CLIMATE: Three California municipalities file lawsuits against 37 of the world’s top fossil fuel companies, saying they should pay for damages caused by climate change. (Associated Press)
• Shrinking cash incentives for solar in Oregon are likely to coincide with the expiration of a $6,000 residential solar tax credit. (Portland Business Journal)
• Tesla CEO Elon Musk tells a meeting of governors his plan for powering the country entirely with solar, saying “you only need about 100 miles by 100 miles of solar panels to power the entire United States.” (Inverse)
• Oil producers and researchers are forecasting the dramatic adoption of EVs due to falling battery costs, but automakers are less optimistic.
GRID: A leaked draft of the Department of Energy’s controversial grid study says renewables aren’t a major threat to grid reliability, but claims anti-coal policies have “destroyed jobs and economic growth.” (Greentech Media)
• A bill that would require California to reach 100 percent renewable power by 2045 passed a key legislative committee last week. (ThinkProgress)
• Researchers at the National Renewable Energy Laboratory remain optimistic, despite the looming threat of budget cuts by the Trump administration. (Associated Press)
• The eclipse next month could knock out over 9,000 megawatts of solar power, according to a recent analysis. (Bloomberg)
• Advocates say a provision in North Carolina’s energy bill could open the door to the state’s largest utility cutting net-metering rates.
STORAGE: A California bill that would have funded a 10-year energy storage rebate program is taken off the legislative agenda for 2017. (Greentech Media)
SOLAR: Financially troubled SolarWorld Americas receives a $6 million loan as it continues “to fight for fair trade in the U.S. market” alongside bankrupt solar manufacturer Suniva. (Greentech Media)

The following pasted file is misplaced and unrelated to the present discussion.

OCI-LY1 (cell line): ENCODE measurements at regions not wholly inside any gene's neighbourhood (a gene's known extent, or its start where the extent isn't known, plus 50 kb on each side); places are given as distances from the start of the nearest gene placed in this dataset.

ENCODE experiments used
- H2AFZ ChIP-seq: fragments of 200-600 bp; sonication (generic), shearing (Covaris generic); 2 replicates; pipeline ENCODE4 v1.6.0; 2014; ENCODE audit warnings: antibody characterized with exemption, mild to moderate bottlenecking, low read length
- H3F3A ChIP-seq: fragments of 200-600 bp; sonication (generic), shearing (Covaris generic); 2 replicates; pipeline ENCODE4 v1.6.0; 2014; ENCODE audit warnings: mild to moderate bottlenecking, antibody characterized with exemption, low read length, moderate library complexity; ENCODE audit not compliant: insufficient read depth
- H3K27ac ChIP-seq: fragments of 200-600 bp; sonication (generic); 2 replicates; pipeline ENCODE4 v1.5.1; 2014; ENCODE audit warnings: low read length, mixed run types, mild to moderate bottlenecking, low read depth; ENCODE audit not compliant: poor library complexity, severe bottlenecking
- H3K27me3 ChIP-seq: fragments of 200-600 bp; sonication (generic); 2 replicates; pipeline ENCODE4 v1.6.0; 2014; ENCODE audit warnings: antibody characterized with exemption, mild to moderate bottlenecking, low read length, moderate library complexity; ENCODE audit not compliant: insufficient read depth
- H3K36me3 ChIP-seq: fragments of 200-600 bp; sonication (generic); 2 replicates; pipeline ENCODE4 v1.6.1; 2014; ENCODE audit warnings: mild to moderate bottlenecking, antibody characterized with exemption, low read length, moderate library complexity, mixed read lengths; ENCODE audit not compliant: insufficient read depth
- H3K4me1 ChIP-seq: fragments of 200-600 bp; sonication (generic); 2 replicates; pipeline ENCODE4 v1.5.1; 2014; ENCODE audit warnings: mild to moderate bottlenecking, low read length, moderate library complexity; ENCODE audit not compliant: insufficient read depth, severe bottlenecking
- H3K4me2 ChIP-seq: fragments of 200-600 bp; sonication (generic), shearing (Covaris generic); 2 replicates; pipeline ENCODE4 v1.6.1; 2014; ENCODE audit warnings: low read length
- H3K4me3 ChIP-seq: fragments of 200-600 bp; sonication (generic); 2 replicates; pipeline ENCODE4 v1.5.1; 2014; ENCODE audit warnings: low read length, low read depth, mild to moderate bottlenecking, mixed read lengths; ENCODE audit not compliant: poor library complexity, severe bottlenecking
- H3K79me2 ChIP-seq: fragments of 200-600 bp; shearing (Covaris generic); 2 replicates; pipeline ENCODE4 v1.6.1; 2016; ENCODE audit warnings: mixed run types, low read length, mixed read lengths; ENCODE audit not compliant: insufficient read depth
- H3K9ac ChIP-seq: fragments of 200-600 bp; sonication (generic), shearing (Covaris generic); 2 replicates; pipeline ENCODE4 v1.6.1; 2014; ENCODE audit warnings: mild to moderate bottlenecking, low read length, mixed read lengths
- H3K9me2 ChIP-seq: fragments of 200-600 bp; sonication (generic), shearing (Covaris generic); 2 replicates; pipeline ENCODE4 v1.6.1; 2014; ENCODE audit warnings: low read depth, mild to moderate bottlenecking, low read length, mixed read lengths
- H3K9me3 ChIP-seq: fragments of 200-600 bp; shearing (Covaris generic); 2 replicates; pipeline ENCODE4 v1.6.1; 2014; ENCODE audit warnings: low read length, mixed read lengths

• Greenhouse gas emissions rose faster in 2016 than they have in nearly three decades, according to a National Oceanic and Atmospheric Administration report, which ceased to mention a direct link between human activity and emissions. (New York Times)
• Some Republican lawmakers are taking aim at the Defense Department’s work on climate change, sparking worry among former military officials. (Washington Post, ThinkProgress)
• The House defeats an effort to strike a climate change amendment from the National Defense Authorization Act.
SOLAR: The Energy Department awards over $46 million in research grants to 48 projects working to improve solar energy technologies. (Bloomberg)
ALSO: The Department of Energy says it will start including output from residential solar systems in its monthly energy forecasts. (Houston Chronicle)
WIND: Appalachian Power says acquiring two wind farms should benefit the company thanks to tax credits and a reduced reliance on outside energy purchases. (Charleston Gazette-Mail)